Now I’d like to turn over the program to Chris Myers, who will interpret the snare drum. Thank you.
Chris Myers: This is a replica of an 18th century field snare drum. It’s made out of all-natural parts. This main piece you see here is called the shell. It’s the body of the drum. On either side of the shell are two calfskin heads. The top head is called the batter head, it’s the head I play on. The bottom head is called the snare head. It gets its name from the six to ten catgut snares strung across the bottom.
Holding the calfskin heads to the shell are these two red pieces here, called rims or counter hoops. Strung throughout the counter hoops is 50 feet of cotton or linen rope. On the rope, you see these leather pieces called ears. Their main purpose is to control the tension on the calfskin heads.
If I wanted to play on the drum, I’d push down on all the ears, as you see it right now. What this does, is it pulls the counter hoops closer together and stretches the calfskin heads across the shell, creating a nice tight playing surface. If I wasn’t playing the drum, I’d pull up on the ears all the way around the drum. This relieves tension on the heads and keeps them from tearing.
In the 18th century, drummers had little or no written music, so they had to learn everything by ear. To make this easier, they came up with a system of rudiments. Rudiments are simple patters of notes whose names generally reflect what they sound like. A couple examples would be flam-tap, ratamaque, or paradiddle.
In the 18th century, to prove to their instructors that they could play these rudiments proficiently, they'd play them open to close to open, or slow to fast to slow. To demonstrate this, I'll play the ratamaque open to close to open.
Amy: I'd like to say one word about what we're wearing. Our uniform is portraying the regimental uniform that George Washington designed for the State Garrison Regiment late in the war, around 1779 or ‘80. This was patterned directly after the British Regimental coat.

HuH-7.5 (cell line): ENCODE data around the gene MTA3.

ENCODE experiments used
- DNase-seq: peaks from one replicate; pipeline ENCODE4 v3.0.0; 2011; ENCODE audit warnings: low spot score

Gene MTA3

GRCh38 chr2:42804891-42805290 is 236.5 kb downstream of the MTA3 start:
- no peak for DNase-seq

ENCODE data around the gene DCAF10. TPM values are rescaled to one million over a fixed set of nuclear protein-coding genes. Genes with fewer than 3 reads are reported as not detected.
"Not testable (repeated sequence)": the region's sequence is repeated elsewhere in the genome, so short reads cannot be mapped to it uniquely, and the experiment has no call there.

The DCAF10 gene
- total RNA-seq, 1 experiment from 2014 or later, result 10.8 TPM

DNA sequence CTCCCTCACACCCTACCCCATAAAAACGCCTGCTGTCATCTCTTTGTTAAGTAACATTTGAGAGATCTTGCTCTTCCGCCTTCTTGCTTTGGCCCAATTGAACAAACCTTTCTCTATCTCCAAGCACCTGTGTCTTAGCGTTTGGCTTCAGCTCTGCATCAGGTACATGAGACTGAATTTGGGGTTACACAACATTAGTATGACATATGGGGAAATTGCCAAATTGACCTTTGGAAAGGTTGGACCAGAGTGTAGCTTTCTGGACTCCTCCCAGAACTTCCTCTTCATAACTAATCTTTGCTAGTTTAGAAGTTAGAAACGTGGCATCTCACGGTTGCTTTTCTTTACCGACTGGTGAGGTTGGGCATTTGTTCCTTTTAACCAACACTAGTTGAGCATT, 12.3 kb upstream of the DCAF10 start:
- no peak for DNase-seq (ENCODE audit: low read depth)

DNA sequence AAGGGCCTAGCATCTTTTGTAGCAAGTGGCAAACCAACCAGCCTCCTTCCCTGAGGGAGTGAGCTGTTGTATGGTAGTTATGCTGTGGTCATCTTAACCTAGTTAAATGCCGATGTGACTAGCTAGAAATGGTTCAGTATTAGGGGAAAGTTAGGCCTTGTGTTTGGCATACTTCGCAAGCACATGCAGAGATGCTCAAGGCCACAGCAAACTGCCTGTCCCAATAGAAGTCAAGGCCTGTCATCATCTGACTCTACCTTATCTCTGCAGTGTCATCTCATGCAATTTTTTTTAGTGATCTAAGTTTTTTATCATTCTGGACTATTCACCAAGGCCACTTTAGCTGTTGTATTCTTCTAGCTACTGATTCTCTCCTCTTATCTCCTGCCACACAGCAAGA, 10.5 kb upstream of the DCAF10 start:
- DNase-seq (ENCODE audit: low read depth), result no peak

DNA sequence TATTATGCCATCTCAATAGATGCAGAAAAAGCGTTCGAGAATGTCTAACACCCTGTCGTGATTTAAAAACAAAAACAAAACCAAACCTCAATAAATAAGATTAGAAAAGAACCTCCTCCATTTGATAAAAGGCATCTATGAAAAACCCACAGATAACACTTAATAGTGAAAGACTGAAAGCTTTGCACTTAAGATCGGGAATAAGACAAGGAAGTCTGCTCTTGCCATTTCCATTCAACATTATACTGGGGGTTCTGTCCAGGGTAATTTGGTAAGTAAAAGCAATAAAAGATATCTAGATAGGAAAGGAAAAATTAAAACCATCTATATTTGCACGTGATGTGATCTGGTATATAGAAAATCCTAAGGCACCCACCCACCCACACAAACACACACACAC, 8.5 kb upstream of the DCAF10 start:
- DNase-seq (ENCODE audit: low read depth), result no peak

We are wearing red coats with blue facings because we are the musicians attached to the Virginia State Garrison Regiment, who wore a blue coat with red facings at the cuffs and the collars. So we wore the opposite colors of the infantry we were with, and this is exactly how British did, also. So the musicians were always set apart by color-coding.
You could see this on the battlefield, and believe it or not, there was a gentleman's agreement during the Revolutionary War that you would not purposefully shoot at the other side's fifer and drummer. Very good reasons for this included the fact that they were children. They were unarmed non-combatant children, roughly aged 10 to about 16 or so. That varied from area to area, but when you became of age, you then took up arms and joined the military.
After you reached the age where you no longer had to bear arms, had you been a fifer or drummer as a child, you could choose to come back and mentor the new fifers and drummers who were coming up through the ranks. The musicians in the 18th century military actually ranked higher than the adult infantry that they supported and they were paid more. Their job was considered critical to the day-to-day operations of the military.
Harmony: We’ve only scratched the surface of The Art and Fifing and Drumming. Listen again next week to hear how a soldier’s day was regulated by the tunes played by fifers and drummers.